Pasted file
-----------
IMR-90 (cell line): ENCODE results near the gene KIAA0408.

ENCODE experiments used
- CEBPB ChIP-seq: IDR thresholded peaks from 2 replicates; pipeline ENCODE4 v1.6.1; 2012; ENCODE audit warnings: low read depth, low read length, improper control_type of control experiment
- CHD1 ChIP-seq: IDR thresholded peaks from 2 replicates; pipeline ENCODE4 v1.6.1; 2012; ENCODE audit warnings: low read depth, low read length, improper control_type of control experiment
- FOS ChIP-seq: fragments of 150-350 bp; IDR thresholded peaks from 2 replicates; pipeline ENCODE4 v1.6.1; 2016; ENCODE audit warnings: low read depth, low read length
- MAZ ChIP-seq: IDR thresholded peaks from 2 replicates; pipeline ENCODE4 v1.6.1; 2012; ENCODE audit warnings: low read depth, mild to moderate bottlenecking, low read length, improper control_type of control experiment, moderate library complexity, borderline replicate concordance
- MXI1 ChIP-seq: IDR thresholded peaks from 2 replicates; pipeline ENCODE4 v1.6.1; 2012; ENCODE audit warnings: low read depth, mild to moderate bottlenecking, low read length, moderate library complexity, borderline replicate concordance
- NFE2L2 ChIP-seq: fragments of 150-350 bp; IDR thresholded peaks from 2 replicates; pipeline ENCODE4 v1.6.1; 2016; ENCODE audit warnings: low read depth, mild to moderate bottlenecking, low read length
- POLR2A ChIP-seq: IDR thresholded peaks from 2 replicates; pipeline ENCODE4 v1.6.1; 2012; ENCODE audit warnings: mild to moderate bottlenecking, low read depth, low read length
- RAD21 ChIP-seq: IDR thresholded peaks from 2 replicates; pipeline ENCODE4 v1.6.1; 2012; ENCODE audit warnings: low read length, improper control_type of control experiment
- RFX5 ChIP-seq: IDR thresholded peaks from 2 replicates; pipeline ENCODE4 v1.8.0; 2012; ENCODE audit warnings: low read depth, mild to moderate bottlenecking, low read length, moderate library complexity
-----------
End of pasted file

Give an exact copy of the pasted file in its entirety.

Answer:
IMR-90 (cell line): ENCODE results near the gene KIAA0408.

ENCODE experiments used
- CEBPB ChIP-seq: IDR thresholded peaks from 2 replicates; pipeline ENCODE4 v1.6.1; 2012; ENCODE audit warnings: low read depth, low read length, improper control_type of control experiment
- CHD1 ChIP-seq: IDR thresholded peaks from 2 replicates; pipeline ENCODE4 v1.6.1; 2012; ENCODE audit warnings: low read depth, low read length, improper control_type of control experiment
- FOS ChIP-seq: fragments of 150-350 bp; IDR thresholded peaks from 2 replicates; pipeline ENCODE4 v1.6.1; 2016; ENCODE audit warnings: low read depth, low read length
- MAZ ChIP-seq: IDR thresholded peaks from 2 replicates; pipeline ENCODE4 v1.6.1; 2012; ENCODE audit warnings: low read depth, mild to moderate bottlenecking, low read length, improper control_type of control experiment, moderate library complexity, borderline replicate concordance
- MXI1 ChIP-seq: IDR thresholded peaks from 2 replicates; pipeline ENCODE4 v1.6.1; 2012; ENCODE audit warnings: low read depth, mild to moderate bottlenecking, low read length, moderate library complexity, borderline replicate concordance
- NFE2L2 ChIP-seq: fragments of 150-350 bp; IDR thresholded peaks from 2 replicates; pipeline ENCODE4 v1.6.1; 2016; ENCODE audit warnings: low read depth, mild to moderate bottlenecking, low read length
- POLR2A ChIP-seq: IDR thresholded peaks from 2 replicates; pipeline ENCODE4 v1.6.1; 2012; ENCODE audit warnings: mild to moderate bottlenecking, low read depth, low read length
- RAD21 ChIP-seq: IDR thresholded peaks from 2 replicates; pipeline ENCODE4 v1.6.1; 2012; ENCODE audit warnings: low read length, improper control_type of control experiment
- RFX5 ChIP-seq: IDR thresholded peaks from 2 replicates; pipeline ENCODE4 v1.8.0; 2012; ENCODE audit warnings: low read depth, mild to moderate bottlenecking, low read length, moderate library complexity